“When are you coming to Houston?” Vincent Mandola was asking on the other end of the phone. We talk about once a month. Usually he calls me. Which causes me anxiety, because I feel like I’m not being as good of a friend to him as he is to me. After all, he has six restaurants, two daughters, a whole slew of grand-kids, a wife, a 95 year old mother and 300 employees. Bless me Padrone for I have sinned, it has been 45 days since my last call.
“We will be there Monday with Stefano Illuminati” I tell him. “Good. Bring him to the restaurant for dinner with the family. 6:00. Don't be late.”
Vincent isn’t someone you want to let down. Sure, he has a big hammer, but he really is one of the nice guys. Someone I have known for 20 or so years. Forget about business, just a guy I like to hang out with. He feels about Italian food like I do about Italian wine – Vincent sets the bar high.
Recently they just went to an all Italian wine list at Nino's, which in today’s world is a bit of a risk. I imagine it is calculated. But still there is always the occasional diner who wants Kendall-Jackson Chardonnay with their Fettuccine Alfredo. Like our dear departed friend Eugenio Spinozzi was fond of saying, “If someone came into your restaurant and asked for a Big Mac would you have it on the menu?”
Vincent’s mom, you can still find her in the big kitchen making something. She still has all her noodles, and like my mom (who will turn 96 soon) these are women who don’t like to sit around and wait for something to happen. Sweet lady. Old School. Solid. Beautiful.
We brought some old school Montepulciano with us for dinner, the 1990 Illuminati Zanna. Almost 20 years old, a riserva in a good, warm year. 1990 was memorable in Piedmont as well as Abruzzo. In Abruzzo the warm summer, long growing season, lots of hang time and ripening. In those days folks didn’t use a lot of new oak – tastes were more to the flavor of fruit, not wood. The Zanna 1990 paired up well with the incredible food Vincent served that night. Wonderful rapini, some beautiful white beans, an incredible roasted Cauliflower and complements with some very tender and lean tenderloin. One of the best meals I have had this year – without a doubt. Thanks Vincenzo!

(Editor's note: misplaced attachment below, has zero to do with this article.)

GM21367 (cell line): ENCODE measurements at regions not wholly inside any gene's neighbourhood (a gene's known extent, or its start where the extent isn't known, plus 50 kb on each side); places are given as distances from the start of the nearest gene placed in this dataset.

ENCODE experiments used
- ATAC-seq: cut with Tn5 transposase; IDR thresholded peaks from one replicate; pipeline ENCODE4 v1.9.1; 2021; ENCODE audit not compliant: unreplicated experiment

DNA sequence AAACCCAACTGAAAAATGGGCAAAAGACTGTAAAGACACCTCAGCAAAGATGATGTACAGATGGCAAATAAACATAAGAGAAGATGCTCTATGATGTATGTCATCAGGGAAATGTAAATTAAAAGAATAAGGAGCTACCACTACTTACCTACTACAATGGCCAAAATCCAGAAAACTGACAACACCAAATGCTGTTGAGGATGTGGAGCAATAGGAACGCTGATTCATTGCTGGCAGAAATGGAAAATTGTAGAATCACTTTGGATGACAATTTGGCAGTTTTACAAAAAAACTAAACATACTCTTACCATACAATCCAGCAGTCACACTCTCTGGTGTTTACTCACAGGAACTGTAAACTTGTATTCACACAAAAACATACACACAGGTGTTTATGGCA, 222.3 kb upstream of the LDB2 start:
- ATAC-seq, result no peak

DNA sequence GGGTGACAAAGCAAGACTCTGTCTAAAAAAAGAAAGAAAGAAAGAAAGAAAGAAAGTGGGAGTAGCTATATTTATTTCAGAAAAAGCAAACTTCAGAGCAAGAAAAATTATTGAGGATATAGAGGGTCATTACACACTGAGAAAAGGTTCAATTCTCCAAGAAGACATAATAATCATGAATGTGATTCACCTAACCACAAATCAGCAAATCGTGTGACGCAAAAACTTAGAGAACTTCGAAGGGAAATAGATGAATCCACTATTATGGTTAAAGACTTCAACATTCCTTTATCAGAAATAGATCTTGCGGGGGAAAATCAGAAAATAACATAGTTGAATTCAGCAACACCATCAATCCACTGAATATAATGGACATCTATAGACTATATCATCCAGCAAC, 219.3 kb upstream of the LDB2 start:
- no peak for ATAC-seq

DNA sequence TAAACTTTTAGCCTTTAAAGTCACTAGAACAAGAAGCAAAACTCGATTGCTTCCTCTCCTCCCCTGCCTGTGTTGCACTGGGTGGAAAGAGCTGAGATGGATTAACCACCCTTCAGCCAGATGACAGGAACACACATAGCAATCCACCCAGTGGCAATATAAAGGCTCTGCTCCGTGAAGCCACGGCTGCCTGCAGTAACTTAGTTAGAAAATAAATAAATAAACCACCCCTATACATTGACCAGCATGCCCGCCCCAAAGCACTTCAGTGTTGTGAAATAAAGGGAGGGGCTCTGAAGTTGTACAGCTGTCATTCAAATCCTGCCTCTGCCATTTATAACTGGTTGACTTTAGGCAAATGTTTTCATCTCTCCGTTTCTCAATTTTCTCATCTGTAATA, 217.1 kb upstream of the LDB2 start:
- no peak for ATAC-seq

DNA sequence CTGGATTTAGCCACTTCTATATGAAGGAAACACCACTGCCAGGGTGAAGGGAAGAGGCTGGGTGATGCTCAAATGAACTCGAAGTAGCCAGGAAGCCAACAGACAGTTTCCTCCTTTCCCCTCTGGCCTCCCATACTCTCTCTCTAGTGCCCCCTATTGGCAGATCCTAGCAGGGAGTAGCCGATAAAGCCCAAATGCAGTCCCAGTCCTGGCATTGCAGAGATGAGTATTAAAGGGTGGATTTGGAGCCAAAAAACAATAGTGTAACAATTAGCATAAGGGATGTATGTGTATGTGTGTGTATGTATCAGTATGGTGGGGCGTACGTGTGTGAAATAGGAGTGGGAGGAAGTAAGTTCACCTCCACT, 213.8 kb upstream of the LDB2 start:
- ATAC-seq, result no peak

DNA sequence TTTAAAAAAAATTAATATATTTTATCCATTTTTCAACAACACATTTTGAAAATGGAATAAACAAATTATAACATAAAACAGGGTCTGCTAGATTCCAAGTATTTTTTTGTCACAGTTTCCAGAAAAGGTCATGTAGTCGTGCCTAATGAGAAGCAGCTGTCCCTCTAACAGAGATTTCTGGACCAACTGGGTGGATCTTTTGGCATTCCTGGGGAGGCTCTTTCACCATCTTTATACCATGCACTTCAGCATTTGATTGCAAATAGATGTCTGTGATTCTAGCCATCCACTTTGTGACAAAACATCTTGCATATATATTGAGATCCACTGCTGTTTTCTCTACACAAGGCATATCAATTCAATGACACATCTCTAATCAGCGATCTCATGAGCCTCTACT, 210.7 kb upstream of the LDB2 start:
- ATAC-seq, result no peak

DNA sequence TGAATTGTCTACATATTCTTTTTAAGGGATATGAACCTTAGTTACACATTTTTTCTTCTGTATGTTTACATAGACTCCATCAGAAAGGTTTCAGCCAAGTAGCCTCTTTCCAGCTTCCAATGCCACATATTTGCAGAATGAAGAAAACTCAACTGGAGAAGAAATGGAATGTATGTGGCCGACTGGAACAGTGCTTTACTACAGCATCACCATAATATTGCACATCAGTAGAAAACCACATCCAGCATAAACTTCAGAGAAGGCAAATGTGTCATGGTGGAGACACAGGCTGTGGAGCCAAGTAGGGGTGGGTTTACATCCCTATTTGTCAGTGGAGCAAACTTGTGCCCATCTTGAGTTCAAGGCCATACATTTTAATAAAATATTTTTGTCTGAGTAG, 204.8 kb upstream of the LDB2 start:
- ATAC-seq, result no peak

The daughters, Dana and Vinceanne, have grown up in and around the restaurant business, like Stefano has with the winery. Children of strong fathers and mothers (grandmothers too) sometimes it is hard to get out from under the shadow of the Big trees. Dino Illuminati and Vincent Mandola are Big Trees. Like I said, setting the bar high.
Waiter Sal, I call him Salvatore Cavatappi, because we always bring him a wine opener for his collection. Sal is from the rough-and-tumble Naples area. I love to listen to him talk in his distinct Neapolitan dialect – always with a funny story, a jab, a smile, a wrist watch to sell. The young males of Naples have to learn to survive early. Sal is a survivor.
We drank a lot of wine that night, but we couldn’t part company until we opened up a bottle of the Nico Passito 2003, a wine that I am getting very dependent on. This is a wine that has such high acidity and great edgy fruit, perfect balance, a pleasure to drink. Not for everyday (retails for $75) but man, what a delicious drink.
Thanks Vincent and Mary and Dana and Vinceanne (and Sal) for a great night in Houston with friends and family. Keeping it real. Real good.